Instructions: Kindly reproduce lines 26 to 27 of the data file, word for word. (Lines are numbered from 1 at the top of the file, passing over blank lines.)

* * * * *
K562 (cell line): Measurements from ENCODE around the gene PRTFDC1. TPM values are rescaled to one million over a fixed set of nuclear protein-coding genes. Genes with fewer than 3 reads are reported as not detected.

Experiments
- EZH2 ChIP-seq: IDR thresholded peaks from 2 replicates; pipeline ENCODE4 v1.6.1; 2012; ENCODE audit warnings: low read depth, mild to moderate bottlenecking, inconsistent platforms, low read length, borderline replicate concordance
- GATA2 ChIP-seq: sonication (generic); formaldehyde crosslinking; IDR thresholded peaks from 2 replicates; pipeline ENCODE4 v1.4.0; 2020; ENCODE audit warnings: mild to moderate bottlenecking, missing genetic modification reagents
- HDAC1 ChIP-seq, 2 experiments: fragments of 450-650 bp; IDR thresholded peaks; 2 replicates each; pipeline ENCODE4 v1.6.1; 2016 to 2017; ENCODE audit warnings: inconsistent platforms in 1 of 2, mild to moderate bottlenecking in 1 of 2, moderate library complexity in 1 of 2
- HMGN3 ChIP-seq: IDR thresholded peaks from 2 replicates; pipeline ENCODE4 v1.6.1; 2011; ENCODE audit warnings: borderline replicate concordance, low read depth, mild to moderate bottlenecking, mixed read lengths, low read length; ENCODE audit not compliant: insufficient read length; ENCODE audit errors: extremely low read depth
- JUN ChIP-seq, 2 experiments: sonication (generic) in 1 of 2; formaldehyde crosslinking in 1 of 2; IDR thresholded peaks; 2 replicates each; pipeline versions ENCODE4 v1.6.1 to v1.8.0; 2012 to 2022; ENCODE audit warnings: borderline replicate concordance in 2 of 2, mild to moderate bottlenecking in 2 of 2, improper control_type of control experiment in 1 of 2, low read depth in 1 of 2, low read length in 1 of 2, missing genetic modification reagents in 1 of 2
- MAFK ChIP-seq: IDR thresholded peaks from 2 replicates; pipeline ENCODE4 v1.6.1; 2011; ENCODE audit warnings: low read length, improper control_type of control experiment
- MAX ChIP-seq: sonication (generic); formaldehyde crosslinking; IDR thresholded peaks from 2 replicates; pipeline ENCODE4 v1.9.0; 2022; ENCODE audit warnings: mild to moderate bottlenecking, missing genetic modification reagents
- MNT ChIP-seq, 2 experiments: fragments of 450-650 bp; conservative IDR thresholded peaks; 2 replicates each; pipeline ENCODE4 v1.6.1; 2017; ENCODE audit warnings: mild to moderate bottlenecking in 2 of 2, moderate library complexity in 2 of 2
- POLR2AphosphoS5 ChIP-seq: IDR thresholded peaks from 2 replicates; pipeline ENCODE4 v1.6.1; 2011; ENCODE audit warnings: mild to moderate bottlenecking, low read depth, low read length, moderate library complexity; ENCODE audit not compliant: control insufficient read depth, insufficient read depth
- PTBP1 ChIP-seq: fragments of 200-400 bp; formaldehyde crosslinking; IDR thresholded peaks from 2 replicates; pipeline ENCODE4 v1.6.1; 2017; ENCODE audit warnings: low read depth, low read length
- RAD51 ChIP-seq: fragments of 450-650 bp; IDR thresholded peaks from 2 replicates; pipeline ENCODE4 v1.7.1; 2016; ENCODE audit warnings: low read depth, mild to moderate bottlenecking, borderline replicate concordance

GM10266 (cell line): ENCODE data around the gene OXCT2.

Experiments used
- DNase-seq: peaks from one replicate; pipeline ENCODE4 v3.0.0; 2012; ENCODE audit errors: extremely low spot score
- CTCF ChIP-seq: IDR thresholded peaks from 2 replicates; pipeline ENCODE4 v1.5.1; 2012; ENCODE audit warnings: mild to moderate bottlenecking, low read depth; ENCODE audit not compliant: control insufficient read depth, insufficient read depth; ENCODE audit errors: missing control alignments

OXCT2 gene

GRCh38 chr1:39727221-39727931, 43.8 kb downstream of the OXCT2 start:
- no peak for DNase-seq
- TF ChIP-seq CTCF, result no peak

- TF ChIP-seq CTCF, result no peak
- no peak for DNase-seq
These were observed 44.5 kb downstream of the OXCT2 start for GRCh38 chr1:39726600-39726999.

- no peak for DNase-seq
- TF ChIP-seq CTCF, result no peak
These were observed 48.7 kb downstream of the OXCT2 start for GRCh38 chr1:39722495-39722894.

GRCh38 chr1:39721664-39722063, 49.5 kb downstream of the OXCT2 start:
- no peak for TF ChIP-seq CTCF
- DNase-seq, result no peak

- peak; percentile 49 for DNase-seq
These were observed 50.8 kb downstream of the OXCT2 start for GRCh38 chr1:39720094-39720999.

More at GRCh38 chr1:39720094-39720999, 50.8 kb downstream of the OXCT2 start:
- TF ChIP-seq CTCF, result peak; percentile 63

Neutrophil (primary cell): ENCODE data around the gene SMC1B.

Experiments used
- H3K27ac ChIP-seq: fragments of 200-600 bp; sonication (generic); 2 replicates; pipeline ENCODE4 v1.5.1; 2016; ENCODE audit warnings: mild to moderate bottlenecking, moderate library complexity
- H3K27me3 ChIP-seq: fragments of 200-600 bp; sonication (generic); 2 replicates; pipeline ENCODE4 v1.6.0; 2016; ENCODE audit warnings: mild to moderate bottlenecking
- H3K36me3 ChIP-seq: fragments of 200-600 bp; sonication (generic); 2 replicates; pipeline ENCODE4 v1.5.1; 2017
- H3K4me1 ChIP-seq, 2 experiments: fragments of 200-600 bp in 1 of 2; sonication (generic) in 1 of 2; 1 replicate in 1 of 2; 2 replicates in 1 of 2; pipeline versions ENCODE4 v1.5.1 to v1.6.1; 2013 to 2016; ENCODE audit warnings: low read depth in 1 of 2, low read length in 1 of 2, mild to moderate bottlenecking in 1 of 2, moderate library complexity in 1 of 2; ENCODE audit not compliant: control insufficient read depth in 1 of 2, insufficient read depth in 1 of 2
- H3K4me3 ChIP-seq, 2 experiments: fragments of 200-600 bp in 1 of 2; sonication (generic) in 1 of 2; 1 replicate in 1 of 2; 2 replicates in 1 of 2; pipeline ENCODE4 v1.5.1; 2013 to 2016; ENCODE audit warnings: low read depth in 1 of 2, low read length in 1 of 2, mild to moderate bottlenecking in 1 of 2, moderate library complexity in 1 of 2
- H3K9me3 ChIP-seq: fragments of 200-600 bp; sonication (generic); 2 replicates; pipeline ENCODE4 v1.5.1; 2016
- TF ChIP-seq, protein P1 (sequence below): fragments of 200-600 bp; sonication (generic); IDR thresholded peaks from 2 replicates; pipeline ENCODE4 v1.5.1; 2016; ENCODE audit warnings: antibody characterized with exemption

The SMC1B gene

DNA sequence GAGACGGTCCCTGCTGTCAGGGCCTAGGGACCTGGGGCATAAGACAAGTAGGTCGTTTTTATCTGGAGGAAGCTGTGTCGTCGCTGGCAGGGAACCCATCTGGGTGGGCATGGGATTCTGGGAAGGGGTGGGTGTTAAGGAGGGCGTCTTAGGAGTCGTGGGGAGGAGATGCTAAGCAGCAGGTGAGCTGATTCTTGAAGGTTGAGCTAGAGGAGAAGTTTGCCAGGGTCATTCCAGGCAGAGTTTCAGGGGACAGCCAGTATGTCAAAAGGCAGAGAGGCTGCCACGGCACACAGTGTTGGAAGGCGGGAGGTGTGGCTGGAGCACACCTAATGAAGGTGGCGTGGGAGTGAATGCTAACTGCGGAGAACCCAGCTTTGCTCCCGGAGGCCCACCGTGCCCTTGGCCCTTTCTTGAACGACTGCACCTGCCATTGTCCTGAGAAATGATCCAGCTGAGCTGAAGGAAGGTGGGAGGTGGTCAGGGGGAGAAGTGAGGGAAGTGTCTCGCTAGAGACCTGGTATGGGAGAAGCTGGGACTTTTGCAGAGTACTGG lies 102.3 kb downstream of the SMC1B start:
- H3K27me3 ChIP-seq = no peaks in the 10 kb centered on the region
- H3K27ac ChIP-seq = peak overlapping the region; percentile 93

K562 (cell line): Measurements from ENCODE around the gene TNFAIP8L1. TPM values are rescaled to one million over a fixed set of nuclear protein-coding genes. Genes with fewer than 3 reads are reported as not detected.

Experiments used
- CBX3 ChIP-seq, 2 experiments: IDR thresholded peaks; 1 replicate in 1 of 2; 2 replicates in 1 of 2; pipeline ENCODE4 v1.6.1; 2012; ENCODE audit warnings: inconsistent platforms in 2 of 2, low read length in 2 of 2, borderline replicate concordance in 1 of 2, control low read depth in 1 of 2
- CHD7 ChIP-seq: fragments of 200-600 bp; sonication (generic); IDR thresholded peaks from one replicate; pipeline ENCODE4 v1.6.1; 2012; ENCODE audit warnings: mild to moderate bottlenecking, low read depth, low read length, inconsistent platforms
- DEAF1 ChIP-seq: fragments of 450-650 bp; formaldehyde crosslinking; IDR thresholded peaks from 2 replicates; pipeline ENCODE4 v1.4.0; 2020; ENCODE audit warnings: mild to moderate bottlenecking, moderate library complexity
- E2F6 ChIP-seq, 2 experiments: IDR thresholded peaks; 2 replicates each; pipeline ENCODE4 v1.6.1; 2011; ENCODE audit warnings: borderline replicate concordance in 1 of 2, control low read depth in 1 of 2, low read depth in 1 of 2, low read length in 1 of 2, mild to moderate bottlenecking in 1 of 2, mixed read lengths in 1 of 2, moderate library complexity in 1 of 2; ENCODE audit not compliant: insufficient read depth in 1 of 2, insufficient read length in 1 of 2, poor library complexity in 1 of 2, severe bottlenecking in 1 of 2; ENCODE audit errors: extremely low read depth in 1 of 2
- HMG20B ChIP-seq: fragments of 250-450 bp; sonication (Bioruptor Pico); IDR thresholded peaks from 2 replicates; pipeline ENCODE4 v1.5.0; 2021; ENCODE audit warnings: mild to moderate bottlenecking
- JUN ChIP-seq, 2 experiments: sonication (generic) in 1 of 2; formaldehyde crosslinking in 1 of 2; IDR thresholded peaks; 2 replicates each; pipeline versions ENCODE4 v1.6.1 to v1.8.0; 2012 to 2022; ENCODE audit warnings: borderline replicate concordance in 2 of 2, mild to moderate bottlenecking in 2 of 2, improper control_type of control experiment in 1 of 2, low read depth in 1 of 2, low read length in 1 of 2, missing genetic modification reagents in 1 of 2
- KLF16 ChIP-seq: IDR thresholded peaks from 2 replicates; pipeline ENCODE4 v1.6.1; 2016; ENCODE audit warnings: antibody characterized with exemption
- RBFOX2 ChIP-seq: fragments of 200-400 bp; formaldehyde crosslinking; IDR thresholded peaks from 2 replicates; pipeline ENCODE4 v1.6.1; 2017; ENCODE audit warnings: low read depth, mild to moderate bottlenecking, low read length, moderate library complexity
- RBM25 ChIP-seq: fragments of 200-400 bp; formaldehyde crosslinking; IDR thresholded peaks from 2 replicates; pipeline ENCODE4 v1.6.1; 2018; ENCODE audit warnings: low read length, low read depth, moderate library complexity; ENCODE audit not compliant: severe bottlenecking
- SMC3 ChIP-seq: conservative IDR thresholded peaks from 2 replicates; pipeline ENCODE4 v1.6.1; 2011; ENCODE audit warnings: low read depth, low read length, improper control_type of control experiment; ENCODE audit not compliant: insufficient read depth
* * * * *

- TF ChIP-seq CTCF, result no peak
These were observed 48.7 kb downstream of the OXCT2 start for GRCh38 chr1:39722495-39722894.